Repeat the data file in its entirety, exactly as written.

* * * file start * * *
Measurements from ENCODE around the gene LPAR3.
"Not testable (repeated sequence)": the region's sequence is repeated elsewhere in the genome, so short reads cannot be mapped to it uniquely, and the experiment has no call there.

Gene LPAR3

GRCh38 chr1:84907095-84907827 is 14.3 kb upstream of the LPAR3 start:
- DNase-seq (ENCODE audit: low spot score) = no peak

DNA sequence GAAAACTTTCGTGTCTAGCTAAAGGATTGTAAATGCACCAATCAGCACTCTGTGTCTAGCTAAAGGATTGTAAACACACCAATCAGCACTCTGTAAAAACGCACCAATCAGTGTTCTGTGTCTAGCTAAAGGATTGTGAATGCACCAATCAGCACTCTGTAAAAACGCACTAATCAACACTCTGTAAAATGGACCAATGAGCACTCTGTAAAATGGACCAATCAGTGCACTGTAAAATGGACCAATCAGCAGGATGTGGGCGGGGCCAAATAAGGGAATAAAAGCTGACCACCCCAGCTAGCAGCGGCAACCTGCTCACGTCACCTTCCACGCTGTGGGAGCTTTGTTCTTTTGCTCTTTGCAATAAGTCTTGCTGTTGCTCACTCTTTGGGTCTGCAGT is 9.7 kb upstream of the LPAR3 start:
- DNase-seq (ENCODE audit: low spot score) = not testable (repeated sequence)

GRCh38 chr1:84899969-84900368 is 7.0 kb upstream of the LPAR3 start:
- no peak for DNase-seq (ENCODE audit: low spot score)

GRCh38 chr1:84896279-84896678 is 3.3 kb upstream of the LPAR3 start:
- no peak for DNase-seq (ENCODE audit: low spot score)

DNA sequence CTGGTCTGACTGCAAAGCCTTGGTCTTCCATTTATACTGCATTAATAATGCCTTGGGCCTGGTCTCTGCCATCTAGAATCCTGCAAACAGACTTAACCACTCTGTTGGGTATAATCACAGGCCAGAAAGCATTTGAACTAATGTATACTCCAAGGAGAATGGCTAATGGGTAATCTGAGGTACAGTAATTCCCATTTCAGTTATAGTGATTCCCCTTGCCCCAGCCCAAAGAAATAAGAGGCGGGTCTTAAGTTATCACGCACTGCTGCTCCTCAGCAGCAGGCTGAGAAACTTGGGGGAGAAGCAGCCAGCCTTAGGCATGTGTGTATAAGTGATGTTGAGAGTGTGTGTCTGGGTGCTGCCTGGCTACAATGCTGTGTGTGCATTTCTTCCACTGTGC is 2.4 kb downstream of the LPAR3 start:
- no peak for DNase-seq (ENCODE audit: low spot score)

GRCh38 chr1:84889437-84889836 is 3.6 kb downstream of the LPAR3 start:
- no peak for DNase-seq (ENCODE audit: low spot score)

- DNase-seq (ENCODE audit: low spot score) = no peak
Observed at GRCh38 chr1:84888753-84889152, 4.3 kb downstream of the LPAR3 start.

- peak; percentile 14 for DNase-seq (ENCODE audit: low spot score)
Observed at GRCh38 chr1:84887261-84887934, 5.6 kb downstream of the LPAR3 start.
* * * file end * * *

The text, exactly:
Measurements from ENCODE around the gene LPAR3.
"Not testable (repeated sequence)": the region's sequence is repeated elsewhere in the genome, so short reads cannot be mapped to it uniquely, and the experiment has no call there.

Gene LPAR3

GRCh38 chr1:84907095-84907827 is 14.3 kb upstream of the LPAR3 start:
- DNase-seq (ENCODE audit: low spot score) = no peak

DNA sequence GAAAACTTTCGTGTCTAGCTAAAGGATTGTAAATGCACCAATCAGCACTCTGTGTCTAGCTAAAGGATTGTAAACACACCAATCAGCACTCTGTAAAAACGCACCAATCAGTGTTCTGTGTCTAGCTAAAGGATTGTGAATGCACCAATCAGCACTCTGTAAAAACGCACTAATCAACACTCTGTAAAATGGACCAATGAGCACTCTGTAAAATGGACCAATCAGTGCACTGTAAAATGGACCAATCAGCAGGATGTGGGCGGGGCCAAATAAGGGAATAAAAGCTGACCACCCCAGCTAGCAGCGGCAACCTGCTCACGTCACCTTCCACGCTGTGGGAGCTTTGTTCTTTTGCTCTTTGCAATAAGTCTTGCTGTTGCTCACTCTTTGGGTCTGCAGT is 9.7 kb upstream of the LPAR3 start:
- DNase-seq (ENCODE audit: low spot score) = not testable (repeated sequence)

GRCh38 chr1:84899969-84900368 is 7.0 kb upstream of the LPAR3 start:
- no peak for DNase-seq (ENCODE audit: low spot score)

GRCh38 chr1:84896279-84896678 is 3.3 kb upstream of the LPAR3 start:
- no peak for DNase-seq (ENCODE audit: low spot score)

DNA sequence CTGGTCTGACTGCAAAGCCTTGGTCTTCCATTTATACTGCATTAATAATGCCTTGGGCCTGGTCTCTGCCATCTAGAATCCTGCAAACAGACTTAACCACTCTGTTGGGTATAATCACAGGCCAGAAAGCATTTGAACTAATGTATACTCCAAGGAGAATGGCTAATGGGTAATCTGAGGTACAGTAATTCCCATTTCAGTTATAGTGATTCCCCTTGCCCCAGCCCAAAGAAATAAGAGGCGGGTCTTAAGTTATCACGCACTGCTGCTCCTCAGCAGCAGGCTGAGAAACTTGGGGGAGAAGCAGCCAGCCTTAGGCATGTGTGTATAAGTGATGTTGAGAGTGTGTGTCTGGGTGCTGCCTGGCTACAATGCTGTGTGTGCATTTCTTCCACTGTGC is 2.4 kb downstream of the LPAR3 start:
- no peak for DNase-seq (ENCODE audit: low spot score)

GRCh38 chr1:84889437-84889836 is 3.6 kb downstream of the LPAR3 start:
- no peak for DNase-seq (ENCODE audit: low spot score)

- DNase-seq (ENCODE audit: low spot score) = no peak
Observed at GRCh38 chr1:84888753-84889152, 4.3 kb downstream of the LPAR3 start.

- peak; percentile 14 for DNase-seq (ENCODE audit: low spot score)
Observed at GRCh38 chr1:84887261-84887934, 5.6 kb downstream of the LPAR3 start.